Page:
It’s obvious, moreover, that if someone tries to plant a tree by its branches and leaves, while leaving the roots dangling in mid-air, it will not be able to grow, let alone bear fruit. He will be killing the tree by not respecting its inherent order, where up cannot be exchanged for down, crown for root. It is not left to our whimsy to determine what needs to be planted deep in the soil and what needs to be standing upright, pointing to the sun.

Moderns have a terrible habit of thinking their will, their volition, determines reality. A flattering illusion, this way of thinking can be true, at best, only in the minor part of reality that our free actions determine, such as cuisine or Christmas decorations; and even these have to observe the laws of nature, whereby gravity will have its way, and heating and cooling their inevitable results.

To take the premiere example of our times, moderns think they can decide whether they are male, female, or many other types of things in between or altogether off the map. But this is madness. We are what we are, and we fight that fact to our own destruction. When we accept who and what we are — and when we look toward who and what we should become, with God’s help — then real achievement in life is possible. When the tree has its root in the right place, and the fertilizer of grace (so to speak) is well applied, fruit will start to appear — lasting fruit, sweet to the taste.

A (right-side-up) Christmas tree has much obvious symbolism in it, but one of its most basic characteristics should not pass unpondered: that it arrives at a topmost point, which points upward to heaven. The point of the tree should remind us of the point of our souls: the acies mentis, the highest and most godlike power we possess, the “peak of our mind,” by which we can see, hear, and touch God, in whose image we are made. Were it not for this intellectual power, we would be no better than the beasts that perish or uprooted plants cast into the fire. Because of it, however, we are capax Dei, capable of possessing God Himself; and because of it, God Himself could become a man.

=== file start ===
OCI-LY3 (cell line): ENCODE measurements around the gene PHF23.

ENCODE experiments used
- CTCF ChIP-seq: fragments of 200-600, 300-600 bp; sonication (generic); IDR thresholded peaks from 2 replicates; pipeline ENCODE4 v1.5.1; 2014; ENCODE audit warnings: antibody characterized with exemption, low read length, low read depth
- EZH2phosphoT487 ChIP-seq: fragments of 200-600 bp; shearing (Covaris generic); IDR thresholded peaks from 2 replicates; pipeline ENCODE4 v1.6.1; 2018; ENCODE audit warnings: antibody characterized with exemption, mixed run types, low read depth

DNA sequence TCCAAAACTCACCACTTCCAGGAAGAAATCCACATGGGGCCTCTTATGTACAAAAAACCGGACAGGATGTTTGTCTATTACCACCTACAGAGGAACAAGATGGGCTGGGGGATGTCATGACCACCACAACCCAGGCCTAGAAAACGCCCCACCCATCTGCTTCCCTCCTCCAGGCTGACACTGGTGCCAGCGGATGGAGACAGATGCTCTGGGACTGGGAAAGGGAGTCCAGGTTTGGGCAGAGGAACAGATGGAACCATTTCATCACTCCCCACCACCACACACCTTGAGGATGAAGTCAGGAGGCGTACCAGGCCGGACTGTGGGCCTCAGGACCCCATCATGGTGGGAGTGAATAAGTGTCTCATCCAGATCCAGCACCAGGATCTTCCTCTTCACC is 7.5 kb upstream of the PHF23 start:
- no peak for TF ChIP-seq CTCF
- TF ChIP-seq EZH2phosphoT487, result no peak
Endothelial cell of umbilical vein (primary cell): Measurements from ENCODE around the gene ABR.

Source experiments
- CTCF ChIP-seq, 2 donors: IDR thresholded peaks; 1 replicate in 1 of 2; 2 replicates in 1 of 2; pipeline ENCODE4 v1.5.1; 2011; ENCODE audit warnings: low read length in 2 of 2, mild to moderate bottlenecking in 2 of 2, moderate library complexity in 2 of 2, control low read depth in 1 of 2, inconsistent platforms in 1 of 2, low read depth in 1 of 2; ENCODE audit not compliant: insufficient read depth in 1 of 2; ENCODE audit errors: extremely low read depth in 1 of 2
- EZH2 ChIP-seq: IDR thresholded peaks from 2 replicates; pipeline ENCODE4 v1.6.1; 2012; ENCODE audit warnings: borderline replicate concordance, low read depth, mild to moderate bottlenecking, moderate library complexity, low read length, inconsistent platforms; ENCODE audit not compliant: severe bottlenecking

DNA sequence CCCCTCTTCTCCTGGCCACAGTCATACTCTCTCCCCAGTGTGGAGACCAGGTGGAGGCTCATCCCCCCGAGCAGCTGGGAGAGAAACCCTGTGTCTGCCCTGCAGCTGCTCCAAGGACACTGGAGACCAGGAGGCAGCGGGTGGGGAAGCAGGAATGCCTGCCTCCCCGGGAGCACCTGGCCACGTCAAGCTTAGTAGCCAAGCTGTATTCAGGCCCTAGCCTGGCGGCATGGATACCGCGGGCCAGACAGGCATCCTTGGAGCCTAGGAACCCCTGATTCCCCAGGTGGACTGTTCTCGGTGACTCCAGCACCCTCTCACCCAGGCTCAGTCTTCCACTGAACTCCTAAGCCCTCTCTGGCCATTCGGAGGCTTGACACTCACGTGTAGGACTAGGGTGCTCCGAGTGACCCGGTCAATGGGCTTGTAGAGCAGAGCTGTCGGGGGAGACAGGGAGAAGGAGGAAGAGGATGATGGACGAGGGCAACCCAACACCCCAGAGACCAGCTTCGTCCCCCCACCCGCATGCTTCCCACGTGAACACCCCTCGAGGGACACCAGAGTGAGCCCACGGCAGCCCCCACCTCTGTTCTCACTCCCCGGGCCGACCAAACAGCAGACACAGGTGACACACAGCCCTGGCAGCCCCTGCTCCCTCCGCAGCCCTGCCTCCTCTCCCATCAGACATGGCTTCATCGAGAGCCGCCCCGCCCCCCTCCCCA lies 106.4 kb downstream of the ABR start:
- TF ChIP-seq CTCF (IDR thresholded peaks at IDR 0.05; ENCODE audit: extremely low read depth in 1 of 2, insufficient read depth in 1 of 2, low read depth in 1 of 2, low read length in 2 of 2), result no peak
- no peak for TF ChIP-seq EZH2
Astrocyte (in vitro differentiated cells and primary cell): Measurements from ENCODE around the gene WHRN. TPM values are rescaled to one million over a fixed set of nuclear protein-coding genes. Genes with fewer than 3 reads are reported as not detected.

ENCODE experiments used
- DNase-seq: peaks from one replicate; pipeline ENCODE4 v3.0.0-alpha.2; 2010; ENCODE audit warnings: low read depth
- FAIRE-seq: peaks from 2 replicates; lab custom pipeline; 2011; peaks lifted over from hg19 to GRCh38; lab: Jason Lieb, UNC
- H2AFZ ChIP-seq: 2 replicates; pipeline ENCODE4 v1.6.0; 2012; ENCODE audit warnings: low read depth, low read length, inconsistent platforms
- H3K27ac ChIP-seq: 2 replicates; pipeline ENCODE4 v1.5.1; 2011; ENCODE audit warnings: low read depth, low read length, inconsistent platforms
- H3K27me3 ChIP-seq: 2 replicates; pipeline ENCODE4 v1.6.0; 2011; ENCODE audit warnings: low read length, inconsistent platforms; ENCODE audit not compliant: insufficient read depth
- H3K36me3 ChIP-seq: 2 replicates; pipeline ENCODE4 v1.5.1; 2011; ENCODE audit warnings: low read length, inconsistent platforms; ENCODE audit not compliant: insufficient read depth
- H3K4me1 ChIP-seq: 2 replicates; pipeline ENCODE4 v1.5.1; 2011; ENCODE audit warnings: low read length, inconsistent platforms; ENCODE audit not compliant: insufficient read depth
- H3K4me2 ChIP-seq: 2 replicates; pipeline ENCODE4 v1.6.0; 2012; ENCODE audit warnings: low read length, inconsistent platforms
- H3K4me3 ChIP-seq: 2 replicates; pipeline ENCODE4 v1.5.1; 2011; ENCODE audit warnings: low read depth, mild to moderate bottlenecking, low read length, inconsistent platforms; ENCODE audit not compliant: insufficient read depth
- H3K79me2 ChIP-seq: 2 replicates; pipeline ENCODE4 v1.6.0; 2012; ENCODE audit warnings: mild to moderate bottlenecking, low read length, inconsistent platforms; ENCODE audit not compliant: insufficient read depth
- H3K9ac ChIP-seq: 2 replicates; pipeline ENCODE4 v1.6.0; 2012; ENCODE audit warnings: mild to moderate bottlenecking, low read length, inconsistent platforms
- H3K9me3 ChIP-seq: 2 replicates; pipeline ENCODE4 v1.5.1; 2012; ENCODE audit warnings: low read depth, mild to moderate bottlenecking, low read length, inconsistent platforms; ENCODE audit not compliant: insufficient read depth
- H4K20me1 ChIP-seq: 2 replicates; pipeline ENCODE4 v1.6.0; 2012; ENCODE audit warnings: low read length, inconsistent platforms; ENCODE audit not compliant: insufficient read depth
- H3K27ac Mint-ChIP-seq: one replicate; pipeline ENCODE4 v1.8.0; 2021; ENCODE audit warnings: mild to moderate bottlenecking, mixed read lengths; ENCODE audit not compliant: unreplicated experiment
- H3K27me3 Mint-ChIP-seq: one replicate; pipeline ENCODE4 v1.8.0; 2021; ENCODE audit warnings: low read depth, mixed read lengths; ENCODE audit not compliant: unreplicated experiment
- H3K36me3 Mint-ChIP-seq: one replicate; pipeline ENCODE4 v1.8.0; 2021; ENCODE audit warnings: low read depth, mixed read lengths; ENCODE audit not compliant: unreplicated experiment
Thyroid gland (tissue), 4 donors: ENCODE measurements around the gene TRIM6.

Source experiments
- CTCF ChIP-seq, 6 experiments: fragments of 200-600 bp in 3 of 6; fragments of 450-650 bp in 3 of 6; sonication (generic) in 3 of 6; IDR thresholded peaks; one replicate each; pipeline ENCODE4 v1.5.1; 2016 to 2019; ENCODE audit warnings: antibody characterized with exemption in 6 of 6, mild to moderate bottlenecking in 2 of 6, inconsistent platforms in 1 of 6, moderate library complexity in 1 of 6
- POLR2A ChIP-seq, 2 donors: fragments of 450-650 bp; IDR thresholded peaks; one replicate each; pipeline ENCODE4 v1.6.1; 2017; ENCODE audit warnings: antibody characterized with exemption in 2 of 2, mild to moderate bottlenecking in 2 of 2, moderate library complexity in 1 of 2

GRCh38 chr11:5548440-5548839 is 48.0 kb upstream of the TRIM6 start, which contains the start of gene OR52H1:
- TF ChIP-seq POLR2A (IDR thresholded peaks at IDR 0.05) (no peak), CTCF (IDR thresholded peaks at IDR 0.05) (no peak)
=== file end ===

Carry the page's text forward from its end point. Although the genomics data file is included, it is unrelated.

Spending our eternity with Him is the reason we were made and the purpose of our lives. This is what the Christian calendar reminds us of, year in, year out. Our home decorations should also do the same.


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Peter Kwasniewski

Peter Kwasniewski holds a B.A. in Liberal Arts from Thomas Aquinas College and an M.A. and Ph.D. in Philosophy from The Catholic University of America. After teaching at the International Theological Institute in Austria and for the Franciscan University of Steubenville’s Austrian Program, he joined the founding team of Wyoming Catholic College in Lander, Wyoming, where he taught theology, philosophy, music, and art history, and directed the choir and schola. He is now a full-time author, speaker, editor, publisher, and composer.

Dr. Kwasniewski has published seven books, including Sacred Choral Works (Corpus Christi Watershed, 2014); Resurgent in the Midst of Crisis (Angelico, 2014); Noble Beauty, Transcendent Holiness (Angelico, 2017); A Reader in Catholic Social Teaching (Cluny, 2017); and Tradition and Sanity (Angelico, 2018). Resurgent in the Midst of Crisis has been published in Czech, Polish, German, and Portuguese, and will soon appear in Spanish and Belarusian.

Kwasniewski is a scholar of The Aquinas Institute in Green Bay, which is publishing the Opera Omnia of the Angelic Doctor, a Fellow of the Albertus Magnus Center for Scholastic Studies, and a Senior Fellow of the St. Paul Center. He has published over 750 articles on Thomistic thought, sacramental and liturgical theology, the history and aesthetics of music, and the social doctrine of the Church. 

For news, information, article links, sacred music, and the home of Os Justi Press, please visit his personal website, www.peterkwasniewski.com.